Matthew Sharpe's 'Jamestown'
SPECIAL TO THE AMERICAN-STATESMAN
Sunday, March 18, 2007
For reasons that are too obvious to belabor, over the past five years storytellers have become obsessed with the apocalypse. Think of Cormac McCarthy's haunting "The Road," the stunning film adaptation of P.D. James' "Children of Men" and television series such as "Jericho," "Heroes" and "Lost." The common thread among these stories is that each features a group of refugees trying to recover some semblance of their old lives.
Add to this list Matthew Sharpe's "Jamestown," a gonzo re-imagining of the founding of the famous Virginia colony. Sharpe moves the story from 1607 to a post-apocalyptic near future in which the boroughs of Brooklyn and Manhattan are engaged in a war that has left New York besotted with ninja-like assassins.
After watching the Chrysler building tumble into ruin, a coterie of Sun Tzu-toting business executives representing the "Manhattan Company" set forth along Interstate 95 ("whoever controls I-95 controls the world," we're told) in an armored bus for Virginia, where they hope to find food and oil for their war machine. Soon, the would-be colonists/occupiers encounter the "spectacularly ugly" natives, all marked with "an unnaturally reddish hue."
A key element of Sharpe's beguiling, but ultimately baffling, satire is to refashion historical figures into contemporary caricatures. Jamestown's leader, John Smith, has become Jack Smith, a mechanic responsible for maintaining the bus; Algonquian chief Powhatan is recast as a lethargic, fat patriarch; Pocahontas (nicknamed "Poke a Huntress," among other, bawdier names), becomes a gabby, sex-starved "irreverent scamp"; her husband, the tobacco farmer John Rolfe, is reimagined as the book's narrator, Johnny Rolfe, the Manhattan Company's designated "communications officer" who is recording the events on his PDA. New to the story is Powhatan's right-hand man, a psychiatrist named Sidney Feingold (sometimes referred to as "Sit Knee Find Gold").
For the most part, Sharpe hews to what details are known from the historical record. Nearly half of the original Jamestown colonists were self-described "gentlemen" who knew little about surviving in the wilderness. Centuries later, the suit-wearing refugees are no different, derided by the natives as a "pack of weaklings" without "a single skill to live beyond their fortress town up north."
This inability to cope with their new circumstances has transformed the men into brawlers who, spurred by even a moment's frustration, turn on each other with knives drawn. As Rolfe writes early on: "Some great, quaint pre-annihilation philosopher described the movement of history as thesis, antithesis, synthesis, whereas I've seen a lot more thesis, antithesis, steak knife, bread knife."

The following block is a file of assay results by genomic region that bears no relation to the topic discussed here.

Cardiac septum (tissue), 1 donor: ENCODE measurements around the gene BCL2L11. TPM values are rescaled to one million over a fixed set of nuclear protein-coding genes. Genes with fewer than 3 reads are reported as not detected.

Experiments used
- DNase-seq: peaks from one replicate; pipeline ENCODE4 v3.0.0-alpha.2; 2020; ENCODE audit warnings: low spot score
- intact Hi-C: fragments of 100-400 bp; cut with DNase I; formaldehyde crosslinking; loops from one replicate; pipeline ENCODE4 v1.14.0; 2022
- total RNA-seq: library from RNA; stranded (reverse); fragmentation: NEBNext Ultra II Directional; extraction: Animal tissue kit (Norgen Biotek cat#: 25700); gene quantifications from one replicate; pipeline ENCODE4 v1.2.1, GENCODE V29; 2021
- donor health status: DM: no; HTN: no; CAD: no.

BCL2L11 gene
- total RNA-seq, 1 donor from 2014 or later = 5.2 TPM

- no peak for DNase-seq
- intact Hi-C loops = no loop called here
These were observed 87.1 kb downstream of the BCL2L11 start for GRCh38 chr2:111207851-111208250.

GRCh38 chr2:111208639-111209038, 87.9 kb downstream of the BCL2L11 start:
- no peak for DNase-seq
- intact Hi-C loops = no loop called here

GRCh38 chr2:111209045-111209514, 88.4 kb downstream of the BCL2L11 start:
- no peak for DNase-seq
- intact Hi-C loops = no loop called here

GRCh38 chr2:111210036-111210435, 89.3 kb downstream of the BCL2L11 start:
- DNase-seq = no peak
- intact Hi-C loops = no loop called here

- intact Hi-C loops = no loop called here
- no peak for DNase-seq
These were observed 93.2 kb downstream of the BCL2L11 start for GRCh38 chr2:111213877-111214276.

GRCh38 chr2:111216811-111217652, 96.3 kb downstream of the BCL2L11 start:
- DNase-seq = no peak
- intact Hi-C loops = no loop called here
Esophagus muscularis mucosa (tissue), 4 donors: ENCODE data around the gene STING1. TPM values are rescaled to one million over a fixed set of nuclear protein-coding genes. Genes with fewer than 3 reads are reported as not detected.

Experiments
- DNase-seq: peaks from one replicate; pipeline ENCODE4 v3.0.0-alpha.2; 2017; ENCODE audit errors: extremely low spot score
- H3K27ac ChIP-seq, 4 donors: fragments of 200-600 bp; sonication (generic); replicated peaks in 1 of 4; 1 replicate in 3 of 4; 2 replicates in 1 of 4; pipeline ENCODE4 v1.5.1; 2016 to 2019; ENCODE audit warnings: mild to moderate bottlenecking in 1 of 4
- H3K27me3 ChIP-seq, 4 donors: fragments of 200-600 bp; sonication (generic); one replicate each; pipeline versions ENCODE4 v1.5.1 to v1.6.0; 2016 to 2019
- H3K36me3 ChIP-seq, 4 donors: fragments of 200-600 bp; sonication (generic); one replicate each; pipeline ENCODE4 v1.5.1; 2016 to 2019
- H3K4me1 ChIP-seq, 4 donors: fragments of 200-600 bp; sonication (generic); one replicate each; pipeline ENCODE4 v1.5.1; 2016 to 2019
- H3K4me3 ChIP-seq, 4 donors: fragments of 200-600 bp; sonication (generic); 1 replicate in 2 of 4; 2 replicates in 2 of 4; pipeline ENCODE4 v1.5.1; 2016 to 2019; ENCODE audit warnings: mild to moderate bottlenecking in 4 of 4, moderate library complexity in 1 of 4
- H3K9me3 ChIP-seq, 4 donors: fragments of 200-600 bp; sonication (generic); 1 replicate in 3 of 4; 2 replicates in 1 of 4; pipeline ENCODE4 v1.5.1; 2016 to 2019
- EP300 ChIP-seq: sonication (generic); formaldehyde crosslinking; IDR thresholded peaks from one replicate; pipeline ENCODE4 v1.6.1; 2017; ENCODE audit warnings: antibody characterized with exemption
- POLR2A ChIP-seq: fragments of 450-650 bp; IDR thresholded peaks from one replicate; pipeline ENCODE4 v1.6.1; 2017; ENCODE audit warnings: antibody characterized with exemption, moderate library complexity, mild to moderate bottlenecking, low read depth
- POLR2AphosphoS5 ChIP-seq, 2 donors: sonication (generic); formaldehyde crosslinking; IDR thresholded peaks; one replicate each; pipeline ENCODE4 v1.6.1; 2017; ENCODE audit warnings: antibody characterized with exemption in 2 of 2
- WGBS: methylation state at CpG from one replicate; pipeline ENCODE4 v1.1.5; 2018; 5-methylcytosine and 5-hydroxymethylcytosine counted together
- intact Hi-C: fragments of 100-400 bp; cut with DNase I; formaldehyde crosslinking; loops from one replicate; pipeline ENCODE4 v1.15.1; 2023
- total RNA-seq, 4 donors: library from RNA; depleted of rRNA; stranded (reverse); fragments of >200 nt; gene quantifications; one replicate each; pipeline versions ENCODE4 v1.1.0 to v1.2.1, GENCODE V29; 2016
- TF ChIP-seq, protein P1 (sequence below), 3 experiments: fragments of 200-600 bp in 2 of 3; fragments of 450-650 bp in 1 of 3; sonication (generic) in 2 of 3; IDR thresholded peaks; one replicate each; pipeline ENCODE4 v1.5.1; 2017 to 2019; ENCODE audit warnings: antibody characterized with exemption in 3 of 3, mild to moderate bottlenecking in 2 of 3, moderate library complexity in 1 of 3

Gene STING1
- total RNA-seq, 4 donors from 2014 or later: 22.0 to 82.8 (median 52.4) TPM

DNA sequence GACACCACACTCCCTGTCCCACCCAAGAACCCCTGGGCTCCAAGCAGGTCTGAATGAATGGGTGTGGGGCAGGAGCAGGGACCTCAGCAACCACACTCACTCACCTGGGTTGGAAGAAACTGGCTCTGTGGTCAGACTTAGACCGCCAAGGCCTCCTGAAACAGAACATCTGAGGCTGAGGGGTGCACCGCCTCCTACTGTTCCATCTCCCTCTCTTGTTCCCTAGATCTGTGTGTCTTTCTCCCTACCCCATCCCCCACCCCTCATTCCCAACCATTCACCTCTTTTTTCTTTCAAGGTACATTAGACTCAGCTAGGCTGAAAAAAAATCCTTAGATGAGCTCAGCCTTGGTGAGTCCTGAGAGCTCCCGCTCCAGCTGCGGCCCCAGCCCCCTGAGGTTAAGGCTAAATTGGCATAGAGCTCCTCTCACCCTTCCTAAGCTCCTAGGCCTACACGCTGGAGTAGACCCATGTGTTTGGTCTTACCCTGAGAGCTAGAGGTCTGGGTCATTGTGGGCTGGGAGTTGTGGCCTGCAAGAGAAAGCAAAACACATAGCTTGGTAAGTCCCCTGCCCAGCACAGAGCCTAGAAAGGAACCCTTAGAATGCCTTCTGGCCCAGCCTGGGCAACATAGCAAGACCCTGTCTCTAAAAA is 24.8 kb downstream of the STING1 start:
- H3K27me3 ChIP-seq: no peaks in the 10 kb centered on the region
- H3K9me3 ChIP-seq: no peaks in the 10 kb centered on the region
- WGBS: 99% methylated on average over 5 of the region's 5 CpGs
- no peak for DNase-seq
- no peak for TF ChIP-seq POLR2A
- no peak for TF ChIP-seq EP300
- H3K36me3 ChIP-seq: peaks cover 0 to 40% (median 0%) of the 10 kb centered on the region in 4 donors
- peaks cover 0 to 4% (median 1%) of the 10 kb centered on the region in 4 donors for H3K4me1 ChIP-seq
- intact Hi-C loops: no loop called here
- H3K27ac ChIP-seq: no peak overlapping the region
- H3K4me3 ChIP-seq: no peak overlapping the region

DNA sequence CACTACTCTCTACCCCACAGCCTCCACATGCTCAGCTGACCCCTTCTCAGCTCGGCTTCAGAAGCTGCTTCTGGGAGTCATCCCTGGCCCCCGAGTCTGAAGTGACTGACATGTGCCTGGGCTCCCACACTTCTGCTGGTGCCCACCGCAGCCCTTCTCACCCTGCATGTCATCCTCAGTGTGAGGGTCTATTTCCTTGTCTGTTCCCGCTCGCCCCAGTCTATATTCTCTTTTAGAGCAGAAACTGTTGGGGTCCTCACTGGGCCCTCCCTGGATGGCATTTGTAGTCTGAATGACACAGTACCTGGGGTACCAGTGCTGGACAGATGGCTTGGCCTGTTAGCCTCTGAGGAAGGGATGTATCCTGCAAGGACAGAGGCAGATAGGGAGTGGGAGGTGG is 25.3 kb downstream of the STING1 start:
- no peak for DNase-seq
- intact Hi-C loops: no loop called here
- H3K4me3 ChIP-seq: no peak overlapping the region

A number of historical events are recreated here, the most mythological of which is the saving of Capt. John Smith from execution by Pocahontas. (In Sharpe's version, Smith is to be beaten to death with baseball bats.) But Sharpe's true agenda lies in recasting language and storytelling itself.
While typing her journal on her own PDA, Pocahontas explains why she is recounting her story in English, instead of her native "secret" language: "I feel like if I were to lie or dissemble in English you would know right away because every English sentence goes by so slowly that you have this time to examine it and decide if it's true." Sharpe's prose demands such close attention: "Jamestown" is narrated through a trippy barrage of different forms, including snatches of pop songs, vulgar frat-boy limericks and, in particular, a hilarious and bizarre exchange of instant messages between Pocahontas (whose online name is CORNLUVR) and Rolfe (GREASYBOY).
It's all quite entertaining, but will baffle anyone hoping for a more conventional narrative (not to mention anyone unfamiliar with the history of the real Jamestown colony). If Sharpe's exuberant prose has any literary forebear it's Samuel Beckett, especially the early satirical novel "Murphy," which revels in wordplay, literary pastiche and also stars a sexually charged heroine. In fact, Sharpe even offers an exchange of dialogue between two voices described as "A Couple of Fops" that sounds like a reworked riff from "Waiting for Godot":
'How did we get here?'
'No, I mean how did we get to the end of the world.'
'I mean metaphysically.'
'Do you ever wonder what did it, finally, what killed civ?'
'You have a nickname for civilization?'
'We were close before it died.'
"Jamestown" is a sui generis work of the imagination, but, like much of Beckett's work, it often feels cold in its cleverness. At one point, Pocahontas breaks the fourth wall to explain that she has a "secret name" that, if uttered, will kill the reader — the very model of the sort of postmodern game Sharpe enjoys playing with his readers.
It's also unclear whom we're supposed to sympathize with here — the ill-mannered settlers come to a bad end or the naïve natives who are transformed for the worse by exposure to the nefarious Manhattanites. Perhaps it's best to root for the lovers Pocahontas and Rolfe, who in their gleeful IM exchanges offer a glimmer of hope that love might persevere in the face of annihilation.
Despite his literary curlicues, Sharpe's rather complicated novel boils down to the old saw about what happens to those who ignore history — a point, perhaps, too obvious to repeat.